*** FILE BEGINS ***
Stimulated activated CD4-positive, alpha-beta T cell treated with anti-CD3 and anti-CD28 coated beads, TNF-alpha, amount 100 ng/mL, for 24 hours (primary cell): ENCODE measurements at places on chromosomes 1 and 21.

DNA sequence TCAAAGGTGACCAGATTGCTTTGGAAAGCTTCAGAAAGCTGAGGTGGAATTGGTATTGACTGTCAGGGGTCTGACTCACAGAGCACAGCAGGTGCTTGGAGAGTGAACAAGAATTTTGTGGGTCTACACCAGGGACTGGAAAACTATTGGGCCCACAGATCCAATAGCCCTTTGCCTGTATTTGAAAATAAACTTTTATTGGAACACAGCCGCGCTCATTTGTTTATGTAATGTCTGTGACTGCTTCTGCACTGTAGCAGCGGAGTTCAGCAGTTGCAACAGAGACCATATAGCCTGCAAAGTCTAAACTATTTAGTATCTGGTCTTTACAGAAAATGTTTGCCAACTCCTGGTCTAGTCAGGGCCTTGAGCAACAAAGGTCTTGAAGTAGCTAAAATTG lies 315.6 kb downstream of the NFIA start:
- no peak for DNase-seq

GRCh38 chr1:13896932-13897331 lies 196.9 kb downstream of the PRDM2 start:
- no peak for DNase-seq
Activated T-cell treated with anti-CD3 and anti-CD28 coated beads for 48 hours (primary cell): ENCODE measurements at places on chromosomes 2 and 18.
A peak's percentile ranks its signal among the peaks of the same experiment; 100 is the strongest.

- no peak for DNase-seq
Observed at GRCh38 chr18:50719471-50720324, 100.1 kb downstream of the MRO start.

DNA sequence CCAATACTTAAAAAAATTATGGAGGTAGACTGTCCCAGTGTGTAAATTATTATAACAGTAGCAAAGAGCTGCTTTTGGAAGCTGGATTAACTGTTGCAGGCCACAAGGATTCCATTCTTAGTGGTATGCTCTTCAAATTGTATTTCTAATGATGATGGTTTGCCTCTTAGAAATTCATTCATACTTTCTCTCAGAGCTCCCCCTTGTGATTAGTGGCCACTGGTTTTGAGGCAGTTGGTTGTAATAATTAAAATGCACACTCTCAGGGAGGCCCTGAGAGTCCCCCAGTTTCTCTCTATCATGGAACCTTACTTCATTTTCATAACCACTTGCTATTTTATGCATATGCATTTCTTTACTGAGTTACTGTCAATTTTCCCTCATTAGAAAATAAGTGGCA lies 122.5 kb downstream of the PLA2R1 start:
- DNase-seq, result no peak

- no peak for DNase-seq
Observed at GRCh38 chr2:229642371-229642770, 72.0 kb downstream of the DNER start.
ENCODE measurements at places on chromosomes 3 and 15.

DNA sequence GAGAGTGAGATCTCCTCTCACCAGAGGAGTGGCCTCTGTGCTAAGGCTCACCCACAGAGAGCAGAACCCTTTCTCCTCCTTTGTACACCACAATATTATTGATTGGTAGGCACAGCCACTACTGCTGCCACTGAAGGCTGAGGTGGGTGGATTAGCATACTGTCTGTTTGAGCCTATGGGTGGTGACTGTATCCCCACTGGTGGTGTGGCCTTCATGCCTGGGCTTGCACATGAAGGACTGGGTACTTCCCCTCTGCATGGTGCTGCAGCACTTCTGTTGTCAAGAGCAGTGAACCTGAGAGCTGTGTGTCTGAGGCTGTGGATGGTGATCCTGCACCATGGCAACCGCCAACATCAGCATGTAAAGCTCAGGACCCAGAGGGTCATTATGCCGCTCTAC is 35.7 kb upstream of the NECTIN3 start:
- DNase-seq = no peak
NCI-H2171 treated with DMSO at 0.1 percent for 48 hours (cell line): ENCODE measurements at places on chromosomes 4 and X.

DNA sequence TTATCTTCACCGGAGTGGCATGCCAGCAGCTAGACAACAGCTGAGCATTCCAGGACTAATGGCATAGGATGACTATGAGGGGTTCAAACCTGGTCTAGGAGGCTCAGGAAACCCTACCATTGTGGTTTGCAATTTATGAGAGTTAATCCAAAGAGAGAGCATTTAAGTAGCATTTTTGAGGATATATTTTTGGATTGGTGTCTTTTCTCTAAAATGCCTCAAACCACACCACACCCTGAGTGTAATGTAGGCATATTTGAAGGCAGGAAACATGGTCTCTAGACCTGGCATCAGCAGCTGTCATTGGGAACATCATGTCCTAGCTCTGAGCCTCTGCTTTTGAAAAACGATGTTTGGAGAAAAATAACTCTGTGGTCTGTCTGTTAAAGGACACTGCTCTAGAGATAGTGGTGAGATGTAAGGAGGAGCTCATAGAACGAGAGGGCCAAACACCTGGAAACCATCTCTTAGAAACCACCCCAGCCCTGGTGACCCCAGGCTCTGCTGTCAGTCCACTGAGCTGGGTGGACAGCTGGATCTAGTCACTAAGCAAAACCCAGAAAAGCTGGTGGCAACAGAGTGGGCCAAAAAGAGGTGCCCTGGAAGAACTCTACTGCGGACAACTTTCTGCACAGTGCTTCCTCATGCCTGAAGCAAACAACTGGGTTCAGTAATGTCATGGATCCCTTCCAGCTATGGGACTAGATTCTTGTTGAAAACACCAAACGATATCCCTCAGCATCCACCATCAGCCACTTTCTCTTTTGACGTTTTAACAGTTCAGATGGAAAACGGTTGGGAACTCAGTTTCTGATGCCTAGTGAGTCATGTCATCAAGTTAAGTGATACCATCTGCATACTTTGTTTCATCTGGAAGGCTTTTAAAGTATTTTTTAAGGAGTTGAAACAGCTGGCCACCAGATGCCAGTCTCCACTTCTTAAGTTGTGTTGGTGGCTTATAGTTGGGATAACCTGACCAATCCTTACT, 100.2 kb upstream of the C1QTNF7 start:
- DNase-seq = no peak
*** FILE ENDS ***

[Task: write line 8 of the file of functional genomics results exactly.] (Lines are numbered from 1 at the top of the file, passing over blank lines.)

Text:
- no peak for DNase-seq